What kind of religions did ancient aboriginals of Australia follow?
Was there religion monotheistic, pantheistic or polytheistic?

In Wikipedia I read this

Australian Aboriginal religion and mythology is the sacred spirituality represented in the stories performed by Aboriginal Australians within each of the language groups across Australia in their ceremonies. Aboriginal spirituality includes the Dreamtime (the Dreaming), songlines, and Aboriginal oral literature.

The page speak a whole lot about religion and mythology but never tell what kind of belief system do Australian aboriginals have?

Another thing I found on Australian Aboriginal culture wiki page

Aboriginal Australians' oral tradition and spiritual values build on reverence for the land and on a belief in the Dreamtime, or Dreaming. The Dreaming is considered to be both the ancient time of creation and the present-day reality of Dreaming. It describes the Aboriginal cosmology, and includes the ancestral stories about the supernatural creator-beings and how they created places. Each story can be called a "Dreaming", with the whole continent is criss-crossed by of Dreamings or ancestral tracks, also represented by songlines.

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    Could use some indication of what research you've carried out already on this, but I like the question.
    – T.E.D.
    Commented May 9, 2021 at 0:16
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    @T.E.D. en.m.wikipedia.org/wiki/… Commented May 9, 2021 at 0:37
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    When I googled 'Australian aboriginal religion', this came up (3rd result): Aboriginal Religion. There are three pages on Aboriginal religion here so it I think that probably covers what you are looking for. If not, please edit your question to clarify. Commented May 9, 2021 at 2:05
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    That's great! Could you perhaps edit a few words into the question about what you found on that Wikipedia page, and why/how it didn't answer your question?
    – T.E.D.
    Commented May 9, 2021 at 4:06
  • I like this question. My own research (which just scratches the surface) tells me that Australian aboriginal belief systems don't really fit neatly into the Semitic monotheism (Judaism, Christianity, Islam, etc.) or Indo-European polytheism (Hinduism, Greco-Roman mythology, Asatru, etc.) systems that we tend to be familiar with. I understand that there are multiple "deities", but that they are not really "worshipped" in the same way that the ancient Norse worshiped Odin or Thor or how Muslims worship Allah.
    – Robert Columbia
    Commented Jul 6, 2022 at 13:36

1 Answer 1


First of, I must disclaim: I am not Aboriginal (or even an Aussie) in any manner and my knowledge of these things is superficial at best, but I do have a non-professional interest in myths and legends from around the world. I would love to see an answer from an Aboriginal person, though I suspect that this is one of those not entirely answerable questions.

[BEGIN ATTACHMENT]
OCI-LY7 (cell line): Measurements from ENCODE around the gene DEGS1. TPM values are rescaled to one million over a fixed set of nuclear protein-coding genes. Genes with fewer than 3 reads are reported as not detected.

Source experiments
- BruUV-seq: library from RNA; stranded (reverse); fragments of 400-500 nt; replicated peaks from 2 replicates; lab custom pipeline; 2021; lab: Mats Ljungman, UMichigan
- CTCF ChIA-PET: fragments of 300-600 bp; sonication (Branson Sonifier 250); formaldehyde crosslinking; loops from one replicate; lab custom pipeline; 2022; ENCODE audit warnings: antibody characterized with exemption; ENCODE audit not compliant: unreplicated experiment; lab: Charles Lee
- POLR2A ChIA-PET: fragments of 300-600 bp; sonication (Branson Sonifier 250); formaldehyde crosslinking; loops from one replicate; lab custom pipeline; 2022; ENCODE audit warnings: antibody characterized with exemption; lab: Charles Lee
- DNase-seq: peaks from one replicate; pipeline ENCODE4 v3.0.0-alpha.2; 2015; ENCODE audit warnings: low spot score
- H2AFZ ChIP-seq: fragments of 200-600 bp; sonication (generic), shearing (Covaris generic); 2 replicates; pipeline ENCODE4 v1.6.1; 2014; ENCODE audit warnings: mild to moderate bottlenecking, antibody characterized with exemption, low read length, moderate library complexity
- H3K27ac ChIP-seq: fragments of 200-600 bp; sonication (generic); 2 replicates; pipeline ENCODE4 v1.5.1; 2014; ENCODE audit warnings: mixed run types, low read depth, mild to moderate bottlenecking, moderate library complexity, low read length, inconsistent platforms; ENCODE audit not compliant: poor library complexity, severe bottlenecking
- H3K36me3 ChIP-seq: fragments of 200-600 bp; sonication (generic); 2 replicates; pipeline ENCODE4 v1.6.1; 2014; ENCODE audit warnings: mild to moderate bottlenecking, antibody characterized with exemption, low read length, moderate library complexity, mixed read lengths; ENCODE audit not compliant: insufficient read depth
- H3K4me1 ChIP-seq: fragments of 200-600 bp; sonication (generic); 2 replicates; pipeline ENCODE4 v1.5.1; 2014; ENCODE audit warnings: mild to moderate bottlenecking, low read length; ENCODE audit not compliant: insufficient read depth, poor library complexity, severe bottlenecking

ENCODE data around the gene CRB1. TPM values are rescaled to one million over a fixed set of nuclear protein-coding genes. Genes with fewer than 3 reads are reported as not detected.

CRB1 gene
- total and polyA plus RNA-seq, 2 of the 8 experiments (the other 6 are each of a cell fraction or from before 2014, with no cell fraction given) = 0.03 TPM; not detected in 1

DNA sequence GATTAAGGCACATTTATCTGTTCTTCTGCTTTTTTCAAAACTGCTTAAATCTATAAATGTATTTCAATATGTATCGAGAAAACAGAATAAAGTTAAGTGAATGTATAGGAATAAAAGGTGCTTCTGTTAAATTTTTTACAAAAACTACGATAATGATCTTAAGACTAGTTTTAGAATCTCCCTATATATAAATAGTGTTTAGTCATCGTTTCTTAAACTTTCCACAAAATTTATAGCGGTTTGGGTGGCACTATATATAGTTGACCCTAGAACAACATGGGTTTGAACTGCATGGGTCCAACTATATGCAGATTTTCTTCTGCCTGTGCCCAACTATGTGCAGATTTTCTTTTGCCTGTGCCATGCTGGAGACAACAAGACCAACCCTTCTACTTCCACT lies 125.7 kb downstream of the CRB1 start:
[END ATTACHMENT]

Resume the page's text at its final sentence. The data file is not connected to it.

The Aboriginal belief system is very very diverse, with over 900 different tribal groups, each with its own localized beliefs and traditions (and language too). My understanding is that there is no worship involved in the beliefs, only traditions and spirits.

The Aboriginal belief system does not incorporate gods. It is a belief system that involves a "creation" time (sometimes referred to as the "Dreamtime" or "The Dreaming"). The Dreaming seems to be a very complex mythology with creation, spirits, time, events all mixed together. It is even thought that the past, present and future are all part of the dreaming. During the Dreaming, spirit beings (which may be animal or "people" or just spirits) went around creating the world that you see today, the water, the rocks, the trees and plants, the animals etc. The spirits persist today and influence daily life - illness is attributed to bad spirits for instance. There are some common myths that are found in many, but not all, of the different Aboriginal Dreaming myths. The most well known of these is the Rainbow Serpent myth, which is a description of how the rainbow serpent created rivers/waterways in particular - water being a scarce resource in much of Australia.

There is no theism implied in the various religions, although the closest might be poly-theism. In the belief system, animals, locations and objects can have some spirituality or event associated with them, but it is not an overall worship or spirituality attributed to all objects (hence no pan-theism) Note that this is also not animism, though that belief system is perhaps the closest you could come to a "one size fits all" description.

In terms of poly-theism, as far as I can tell there is no worship of the spirit beings from the Dreaming specifically, only tales of what happened or is happening, so this doesn't seem to fit the description of poly-theistic religion.

  • Thanks for the answer Commented May 10, 2021 at 14:36

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